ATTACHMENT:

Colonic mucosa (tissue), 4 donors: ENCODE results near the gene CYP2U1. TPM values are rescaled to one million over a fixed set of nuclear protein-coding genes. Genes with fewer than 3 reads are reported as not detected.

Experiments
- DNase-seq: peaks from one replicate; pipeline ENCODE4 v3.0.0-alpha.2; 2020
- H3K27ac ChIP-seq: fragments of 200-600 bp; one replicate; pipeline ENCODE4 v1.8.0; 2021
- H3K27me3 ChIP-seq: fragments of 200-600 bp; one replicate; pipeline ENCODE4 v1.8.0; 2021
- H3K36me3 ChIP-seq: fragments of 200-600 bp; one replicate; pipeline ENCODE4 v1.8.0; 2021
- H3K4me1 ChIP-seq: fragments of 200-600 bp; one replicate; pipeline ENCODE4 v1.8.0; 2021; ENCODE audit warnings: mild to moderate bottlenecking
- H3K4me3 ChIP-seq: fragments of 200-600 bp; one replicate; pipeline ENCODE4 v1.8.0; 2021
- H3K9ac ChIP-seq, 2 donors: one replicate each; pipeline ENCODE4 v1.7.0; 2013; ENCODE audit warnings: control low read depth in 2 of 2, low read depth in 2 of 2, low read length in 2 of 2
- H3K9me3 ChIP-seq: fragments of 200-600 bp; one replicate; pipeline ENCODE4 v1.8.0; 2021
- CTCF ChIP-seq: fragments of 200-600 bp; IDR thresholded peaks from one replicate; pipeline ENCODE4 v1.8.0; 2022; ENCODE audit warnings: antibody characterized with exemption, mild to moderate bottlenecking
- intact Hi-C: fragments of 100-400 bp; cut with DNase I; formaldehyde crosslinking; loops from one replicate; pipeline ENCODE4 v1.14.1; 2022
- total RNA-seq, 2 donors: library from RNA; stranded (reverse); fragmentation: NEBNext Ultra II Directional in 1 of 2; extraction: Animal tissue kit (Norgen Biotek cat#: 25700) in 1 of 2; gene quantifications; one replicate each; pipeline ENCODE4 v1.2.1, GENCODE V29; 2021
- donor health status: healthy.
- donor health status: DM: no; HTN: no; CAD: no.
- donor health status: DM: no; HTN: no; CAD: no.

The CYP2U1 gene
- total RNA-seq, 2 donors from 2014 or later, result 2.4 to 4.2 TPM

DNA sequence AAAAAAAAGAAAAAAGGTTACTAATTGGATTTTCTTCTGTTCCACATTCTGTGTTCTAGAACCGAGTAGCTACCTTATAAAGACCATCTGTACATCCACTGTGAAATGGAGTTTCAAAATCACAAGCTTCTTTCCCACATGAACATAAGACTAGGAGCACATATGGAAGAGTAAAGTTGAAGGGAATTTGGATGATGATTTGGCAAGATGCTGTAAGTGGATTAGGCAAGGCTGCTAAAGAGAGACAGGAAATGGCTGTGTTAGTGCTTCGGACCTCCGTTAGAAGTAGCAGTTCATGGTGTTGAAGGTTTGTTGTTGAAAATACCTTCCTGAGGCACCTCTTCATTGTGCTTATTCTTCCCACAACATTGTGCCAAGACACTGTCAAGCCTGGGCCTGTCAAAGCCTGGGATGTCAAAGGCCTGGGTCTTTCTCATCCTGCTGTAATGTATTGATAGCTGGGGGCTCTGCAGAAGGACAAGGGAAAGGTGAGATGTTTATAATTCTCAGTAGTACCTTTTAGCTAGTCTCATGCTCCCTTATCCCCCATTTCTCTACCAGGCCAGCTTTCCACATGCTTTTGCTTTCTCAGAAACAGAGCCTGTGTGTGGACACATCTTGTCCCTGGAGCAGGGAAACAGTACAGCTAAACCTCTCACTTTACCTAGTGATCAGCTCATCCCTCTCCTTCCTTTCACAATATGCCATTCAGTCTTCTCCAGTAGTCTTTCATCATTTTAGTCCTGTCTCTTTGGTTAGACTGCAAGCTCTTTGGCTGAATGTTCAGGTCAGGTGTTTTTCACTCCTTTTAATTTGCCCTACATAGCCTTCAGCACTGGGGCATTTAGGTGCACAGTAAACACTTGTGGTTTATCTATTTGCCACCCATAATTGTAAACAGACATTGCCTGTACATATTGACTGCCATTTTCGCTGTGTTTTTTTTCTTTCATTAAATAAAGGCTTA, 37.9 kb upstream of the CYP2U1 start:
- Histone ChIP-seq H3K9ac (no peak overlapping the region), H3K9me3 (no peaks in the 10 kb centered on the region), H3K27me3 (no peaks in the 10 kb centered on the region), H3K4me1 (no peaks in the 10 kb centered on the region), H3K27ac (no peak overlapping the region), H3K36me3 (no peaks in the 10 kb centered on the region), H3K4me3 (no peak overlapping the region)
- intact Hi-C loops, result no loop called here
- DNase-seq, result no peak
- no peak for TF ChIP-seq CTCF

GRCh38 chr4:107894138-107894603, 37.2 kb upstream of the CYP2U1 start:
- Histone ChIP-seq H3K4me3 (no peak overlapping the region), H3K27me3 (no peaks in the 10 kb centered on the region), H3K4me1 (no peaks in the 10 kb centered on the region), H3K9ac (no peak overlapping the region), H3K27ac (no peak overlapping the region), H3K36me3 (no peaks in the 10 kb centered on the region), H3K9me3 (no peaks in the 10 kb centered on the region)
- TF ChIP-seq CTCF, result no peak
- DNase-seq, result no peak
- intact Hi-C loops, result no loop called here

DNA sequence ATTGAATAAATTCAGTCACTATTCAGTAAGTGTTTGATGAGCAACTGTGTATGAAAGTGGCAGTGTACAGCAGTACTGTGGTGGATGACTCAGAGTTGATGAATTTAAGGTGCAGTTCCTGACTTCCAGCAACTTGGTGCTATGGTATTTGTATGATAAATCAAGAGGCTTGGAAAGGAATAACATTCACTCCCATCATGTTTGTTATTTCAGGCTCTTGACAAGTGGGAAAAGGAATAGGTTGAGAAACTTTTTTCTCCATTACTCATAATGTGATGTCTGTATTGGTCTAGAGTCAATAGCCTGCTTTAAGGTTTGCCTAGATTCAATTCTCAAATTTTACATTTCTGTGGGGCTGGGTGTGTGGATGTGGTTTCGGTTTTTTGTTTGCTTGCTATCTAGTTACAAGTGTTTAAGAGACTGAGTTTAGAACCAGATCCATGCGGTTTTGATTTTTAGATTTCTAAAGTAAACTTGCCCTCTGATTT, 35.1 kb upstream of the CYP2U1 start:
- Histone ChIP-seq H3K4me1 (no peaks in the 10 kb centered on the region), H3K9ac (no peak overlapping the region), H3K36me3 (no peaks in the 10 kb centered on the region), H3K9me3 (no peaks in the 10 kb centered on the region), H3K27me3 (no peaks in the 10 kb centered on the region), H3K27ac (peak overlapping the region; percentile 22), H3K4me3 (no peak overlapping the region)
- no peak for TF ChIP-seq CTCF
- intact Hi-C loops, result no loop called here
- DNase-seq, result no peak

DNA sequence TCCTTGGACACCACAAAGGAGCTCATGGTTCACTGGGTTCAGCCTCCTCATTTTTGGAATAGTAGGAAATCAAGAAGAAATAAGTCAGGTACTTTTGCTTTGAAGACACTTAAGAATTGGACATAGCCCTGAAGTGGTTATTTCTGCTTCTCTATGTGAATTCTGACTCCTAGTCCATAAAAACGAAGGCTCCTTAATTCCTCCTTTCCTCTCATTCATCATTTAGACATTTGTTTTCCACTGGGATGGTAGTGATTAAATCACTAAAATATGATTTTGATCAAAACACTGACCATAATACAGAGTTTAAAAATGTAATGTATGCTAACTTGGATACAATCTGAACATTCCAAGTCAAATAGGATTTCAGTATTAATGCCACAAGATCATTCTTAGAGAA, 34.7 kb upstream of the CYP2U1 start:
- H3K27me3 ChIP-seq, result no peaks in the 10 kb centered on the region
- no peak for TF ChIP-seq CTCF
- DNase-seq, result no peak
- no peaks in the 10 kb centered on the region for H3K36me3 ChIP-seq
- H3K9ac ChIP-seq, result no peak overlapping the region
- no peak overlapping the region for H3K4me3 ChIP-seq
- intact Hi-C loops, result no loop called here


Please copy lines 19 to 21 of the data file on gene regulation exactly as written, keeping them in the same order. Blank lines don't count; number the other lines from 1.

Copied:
DNA sequence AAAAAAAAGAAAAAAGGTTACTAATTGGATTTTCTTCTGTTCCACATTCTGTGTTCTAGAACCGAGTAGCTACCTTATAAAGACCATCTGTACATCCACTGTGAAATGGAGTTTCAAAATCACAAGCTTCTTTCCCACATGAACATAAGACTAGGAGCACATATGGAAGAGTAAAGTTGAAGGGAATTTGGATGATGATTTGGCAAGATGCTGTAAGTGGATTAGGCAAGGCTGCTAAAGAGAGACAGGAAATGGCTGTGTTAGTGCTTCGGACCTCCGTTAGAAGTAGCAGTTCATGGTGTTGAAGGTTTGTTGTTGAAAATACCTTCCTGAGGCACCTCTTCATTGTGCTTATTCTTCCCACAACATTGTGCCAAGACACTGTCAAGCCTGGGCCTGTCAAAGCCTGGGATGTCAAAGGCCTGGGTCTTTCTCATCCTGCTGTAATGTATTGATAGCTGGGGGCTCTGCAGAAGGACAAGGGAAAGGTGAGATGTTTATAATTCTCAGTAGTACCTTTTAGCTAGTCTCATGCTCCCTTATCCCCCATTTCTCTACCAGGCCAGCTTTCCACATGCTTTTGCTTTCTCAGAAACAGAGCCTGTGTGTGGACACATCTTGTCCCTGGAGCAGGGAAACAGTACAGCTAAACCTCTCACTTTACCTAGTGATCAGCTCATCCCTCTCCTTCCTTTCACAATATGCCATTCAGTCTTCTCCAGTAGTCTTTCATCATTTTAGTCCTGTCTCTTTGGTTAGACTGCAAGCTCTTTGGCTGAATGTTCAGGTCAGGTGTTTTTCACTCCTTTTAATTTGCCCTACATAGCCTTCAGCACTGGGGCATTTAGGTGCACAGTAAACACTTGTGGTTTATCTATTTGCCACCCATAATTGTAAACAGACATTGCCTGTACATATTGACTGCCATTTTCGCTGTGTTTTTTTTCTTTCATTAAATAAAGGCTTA, 37.9 kb upstream of the CYP2U1 start:
- Histone ChIP-seq H3K9ac (no peak overlapping the region), H3K9me3 (no peaks in the 10 kb centered on the region), H3K27me3 (no peaks in the 10 kb centered on the region), H3K4me1 (no peaks in the 10 kb centered on the region), H3K27ac (no peak overlapping the region), H3K36me3 (no peaks in the 10 kb centered on the region), H3K4me3 (no peak overlapping the region)
- intact Hi-C loops, result no loop called here